Historically, dystopic fiction as a genre appears to have been dominated by white men. I name a Bradbury, an Orwell, a Huxley. Times have changed, and rightly so, for fiction about frightening and undesirable societies offers great opportunities for women, people of colour, and LGBTQA+ people to unpack the dangers of the present and envision their potential consequences for the future. Although dystopias make good stories, they can be so much more than just a narrative device, and function as a powerful socio-political tool. In her new novel Until We Fall, published by Jaded Ibis Press, Nicole Zelniker demonstrates just that.
Until We Fall tells the story of Isla, a black trans girl who is persecuted by the American government for her supposed engagement in revolutionary activity. Although she previously did not consider herself to be a political activist, the experience changes everything for her, and soon she finds herself to be part of a resistance movement which aims to fight back against the government’s aggressive implementation of its “family values”.
Sounds familiar? That’s because it is. Anyone who has been following the news – and frankly, you’d need to have made an active effort to miss this – will have noticed how American governments in recent years have implemented policies that are at best unhelpful and at worse life-threatening to an increasing proportion of their citizenry. One of the most recent examples is Texas’s controversial abortion law, which bans abortions after six weeks, and puts some of its most vulnerable residents at risk. Until We Fall‘s world is fictional but, sadly, it is not so far off from ours. In fact, it is where we could end up if we’re not careful.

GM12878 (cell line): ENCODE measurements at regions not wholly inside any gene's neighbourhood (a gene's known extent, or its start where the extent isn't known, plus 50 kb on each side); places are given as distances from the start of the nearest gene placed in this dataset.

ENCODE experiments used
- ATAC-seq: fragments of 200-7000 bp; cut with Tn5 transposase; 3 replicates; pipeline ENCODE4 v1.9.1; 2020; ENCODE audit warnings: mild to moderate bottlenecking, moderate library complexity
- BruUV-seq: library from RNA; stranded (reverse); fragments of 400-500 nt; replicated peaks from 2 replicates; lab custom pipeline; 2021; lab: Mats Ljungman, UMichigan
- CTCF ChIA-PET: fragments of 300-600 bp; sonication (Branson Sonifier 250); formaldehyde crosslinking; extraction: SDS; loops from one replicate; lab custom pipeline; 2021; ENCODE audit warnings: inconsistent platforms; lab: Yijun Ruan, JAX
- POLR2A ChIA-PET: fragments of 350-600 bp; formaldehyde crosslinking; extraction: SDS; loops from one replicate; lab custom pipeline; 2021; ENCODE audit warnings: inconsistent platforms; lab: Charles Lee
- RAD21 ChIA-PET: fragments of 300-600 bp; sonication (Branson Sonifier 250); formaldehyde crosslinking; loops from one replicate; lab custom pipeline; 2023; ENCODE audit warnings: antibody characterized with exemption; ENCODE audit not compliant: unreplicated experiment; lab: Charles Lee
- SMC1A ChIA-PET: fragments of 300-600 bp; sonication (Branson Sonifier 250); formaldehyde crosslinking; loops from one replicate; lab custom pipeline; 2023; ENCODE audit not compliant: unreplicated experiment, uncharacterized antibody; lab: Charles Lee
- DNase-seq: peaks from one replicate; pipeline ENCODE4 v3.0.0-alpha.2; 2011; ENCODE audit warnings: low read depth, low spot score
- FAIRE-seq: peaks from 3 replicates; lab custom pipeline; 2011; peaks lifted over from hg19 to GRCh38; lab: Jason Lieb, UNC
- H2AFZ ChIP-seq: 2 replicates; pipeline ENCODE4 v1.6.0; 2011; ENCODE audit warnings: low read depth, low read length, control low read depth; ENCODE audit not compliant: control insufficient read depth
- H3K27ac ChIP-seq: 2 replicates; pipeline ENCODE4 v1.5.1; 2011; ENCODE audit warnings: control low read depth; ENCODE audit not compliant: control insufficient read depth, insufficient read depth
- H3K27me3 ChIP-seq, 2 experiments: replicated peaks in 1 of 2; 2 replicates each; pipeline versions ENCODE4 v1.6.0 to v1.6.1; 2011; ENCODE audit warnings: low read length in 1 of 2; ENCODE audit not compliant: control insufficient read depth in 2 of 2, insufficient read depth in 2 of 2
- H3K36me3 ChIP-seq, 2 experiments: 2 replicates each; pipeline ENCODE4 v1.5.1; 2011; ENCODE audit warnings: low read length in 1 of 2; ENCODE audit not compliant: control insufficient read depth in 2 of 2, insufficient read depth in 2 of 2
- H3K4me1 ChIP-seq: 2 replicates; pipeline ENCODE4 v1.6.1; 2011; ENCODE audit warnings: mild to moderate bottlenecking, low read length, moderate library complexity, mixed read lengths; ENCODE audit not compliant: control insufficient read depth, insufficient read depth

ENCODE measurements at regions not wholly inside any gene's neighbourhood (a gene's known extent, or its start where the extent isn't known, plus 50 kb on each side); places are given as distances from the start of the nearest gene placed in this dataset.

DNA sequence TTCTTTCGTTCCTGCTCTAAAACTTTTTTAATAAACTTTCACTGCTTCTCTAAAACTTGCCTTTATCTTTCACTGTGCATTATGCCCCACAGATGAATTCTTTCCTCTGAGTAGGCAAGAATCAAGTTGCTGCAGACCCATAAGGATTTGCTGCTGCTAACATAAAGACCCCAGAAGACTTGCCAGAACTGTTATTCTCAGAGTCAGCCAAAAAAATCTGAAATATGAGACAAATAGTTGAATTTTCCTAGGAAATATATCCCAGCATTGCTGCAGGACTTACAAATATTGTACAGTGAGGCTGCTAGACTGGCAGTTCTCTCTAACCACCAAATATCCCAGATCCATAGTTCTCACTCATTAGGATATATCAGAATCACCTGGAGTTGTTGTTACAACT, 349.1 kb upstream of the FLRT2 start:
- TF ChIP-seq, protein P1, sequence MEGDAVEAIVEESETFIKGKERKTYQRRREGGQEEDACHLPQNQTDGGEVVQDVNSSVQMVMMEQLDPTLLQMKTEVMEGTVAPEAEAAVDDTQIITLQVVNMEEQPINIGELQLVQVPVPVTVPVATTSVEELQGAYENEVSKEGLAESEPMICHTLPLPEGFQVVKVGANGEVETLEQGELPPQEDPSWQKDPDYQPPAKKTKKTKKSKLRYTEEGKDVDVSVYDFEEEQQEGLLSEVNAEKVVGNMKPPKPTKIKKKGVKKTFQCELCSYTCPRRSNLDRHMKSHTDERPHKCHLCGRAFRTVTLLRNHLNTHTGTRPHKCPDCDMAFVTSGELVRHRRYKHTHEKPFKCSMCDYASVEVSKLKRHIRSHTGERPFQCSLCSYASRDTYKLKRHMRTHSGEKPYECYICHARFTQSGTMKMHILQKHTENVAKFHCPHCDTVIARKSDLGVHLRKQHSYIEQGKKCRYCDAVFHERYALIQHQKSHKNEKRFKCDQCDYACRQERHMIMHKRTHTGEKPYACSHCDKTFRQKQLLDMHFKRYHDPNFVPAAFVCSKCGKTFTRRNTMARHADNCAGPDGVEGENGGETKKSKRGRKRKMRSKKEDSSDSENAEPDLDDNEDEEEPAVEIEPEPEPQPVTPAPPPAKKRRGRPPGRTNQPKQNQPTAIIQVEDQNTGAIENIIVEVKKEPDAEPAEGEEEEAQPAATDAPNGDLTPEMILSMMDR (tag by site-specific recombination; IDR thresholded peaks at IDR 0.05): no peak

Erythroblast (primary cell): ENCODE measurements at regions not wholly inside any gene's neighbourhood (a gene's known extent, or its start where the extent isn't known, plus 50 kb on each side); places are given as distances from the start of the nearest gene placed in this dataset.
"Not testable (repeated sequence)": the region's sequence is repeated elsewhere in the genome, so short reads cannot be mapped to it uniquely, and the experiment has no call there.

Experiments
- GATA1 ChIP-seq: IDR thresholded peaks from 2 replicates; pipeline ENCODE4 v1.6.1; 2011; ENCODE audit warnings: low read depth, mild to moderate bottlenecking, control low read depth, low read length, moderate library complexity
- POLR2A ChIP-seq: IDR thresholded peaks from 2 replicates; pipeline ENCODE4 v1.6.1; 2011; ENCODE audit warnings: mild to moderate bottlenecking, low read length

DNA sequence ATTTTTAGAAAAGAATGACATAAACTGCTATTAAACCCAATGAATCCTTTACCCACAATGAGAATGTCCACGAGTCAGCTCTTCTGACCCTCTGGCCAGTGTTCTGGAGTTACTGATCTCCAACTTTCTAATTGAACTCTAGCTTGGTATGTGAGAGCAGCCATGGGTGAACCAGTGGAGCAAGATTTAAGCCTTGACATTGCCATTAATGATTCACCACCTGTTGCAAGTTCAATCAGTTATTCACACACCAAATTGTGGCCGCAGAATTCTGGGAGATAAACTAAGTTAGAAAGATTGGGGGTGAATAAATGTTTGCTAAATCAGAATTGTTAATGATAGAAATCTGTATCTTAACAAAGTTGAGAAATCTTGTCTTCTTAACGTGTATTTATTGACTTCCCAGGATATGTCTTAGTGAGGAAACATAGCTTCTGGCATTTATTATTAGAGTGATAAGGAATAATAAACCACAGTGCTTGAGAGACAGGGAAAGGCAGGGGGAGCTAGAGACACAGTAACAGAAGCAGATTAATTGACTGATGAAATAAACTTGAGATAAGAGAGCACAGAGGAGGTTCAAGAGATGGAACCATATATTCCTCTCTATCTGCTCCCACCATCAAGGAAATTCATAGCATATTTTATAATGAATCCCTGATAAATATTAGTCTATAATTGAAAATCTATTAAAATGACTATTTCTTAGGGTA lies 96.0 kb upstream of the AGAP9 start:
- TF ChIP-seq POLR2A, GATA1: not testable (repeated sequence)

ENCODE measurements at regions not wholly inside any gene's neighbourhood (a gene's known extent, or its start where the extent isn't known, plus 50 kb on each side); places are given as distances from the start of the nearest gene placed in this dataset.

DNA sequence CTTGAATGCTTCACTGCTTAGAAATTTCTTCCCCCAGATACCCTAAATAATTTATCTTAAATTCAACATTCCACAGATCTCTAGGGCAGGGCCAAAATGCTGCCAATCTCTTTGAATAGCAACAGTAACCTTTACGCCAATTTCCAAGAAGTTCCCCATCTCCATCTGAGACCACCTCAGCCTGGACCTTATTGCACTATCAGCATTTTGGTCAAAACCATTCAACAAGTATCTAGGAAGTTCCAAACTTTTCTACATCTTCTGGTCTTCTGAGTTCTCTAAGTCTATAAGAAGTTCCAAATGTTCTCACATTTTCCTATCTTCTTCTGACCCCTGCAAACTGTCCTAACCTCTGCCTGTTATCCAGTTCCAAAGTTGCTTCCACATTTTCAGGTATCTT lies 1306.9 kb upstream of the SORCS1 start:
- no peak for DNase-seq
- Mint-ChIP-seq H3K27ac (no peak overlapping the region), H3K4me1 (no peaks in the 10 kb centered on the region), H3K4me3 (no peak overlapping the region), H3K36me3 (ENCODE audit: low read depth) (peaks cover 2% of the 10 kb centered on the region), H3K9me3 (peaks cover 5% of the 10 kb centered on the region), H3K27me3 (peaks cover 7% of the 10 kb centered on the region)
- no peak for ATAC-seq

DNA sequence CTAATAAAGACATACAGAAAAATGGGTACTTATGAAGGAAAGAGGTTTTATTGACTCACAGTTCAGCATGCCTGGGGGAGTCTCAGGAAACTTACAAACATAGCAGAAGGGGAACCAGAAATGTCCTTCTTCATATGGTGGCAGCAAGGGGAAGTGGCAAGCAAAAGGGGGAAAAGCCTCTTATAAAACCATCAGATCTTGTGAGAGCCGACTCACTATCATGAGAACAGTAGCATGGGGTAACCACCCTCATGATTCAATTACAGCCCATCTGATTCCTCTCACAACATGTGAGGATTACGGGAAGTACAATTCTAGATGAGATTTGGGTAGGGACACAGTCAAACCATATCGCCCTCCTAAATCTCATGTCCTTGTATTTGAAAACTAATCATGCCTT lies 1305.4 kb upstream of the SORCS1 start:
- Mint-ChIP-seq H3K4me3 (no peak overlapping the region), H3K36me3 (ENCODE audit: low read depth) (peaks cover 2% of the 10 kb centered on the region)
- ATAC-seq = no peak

While that message may sound depressing, the novel actually is not. Its optimism lies in its belief in the effectiveness of diversity, friendship and love as an antidote to toxic politics. The diverse cast, which most notably includes a black trans protagonist, come together to fight against the powers that strive for their eradication. According to their government they are outcasts, but this status also makes them a danger to the powers that be, especially when they combine their strengths to resist.
Although misogynist, racist, homophobic and transphobic politics can make one feel powerless and overwhelmed, Until We Fall shows that there is something we can all do to make a difference: reach out, connect, listen, and speak out against bigotry. One obvious way to do so is to read more books written by authors whose voices are so often ignored and discuss them with your friends, as well as your enemies. Especially with your enemies. Change will, of course, not happen overnight. But Until We Fall shows that it is possible and that, through fiction, we can begin to imagine a better world for all of us.
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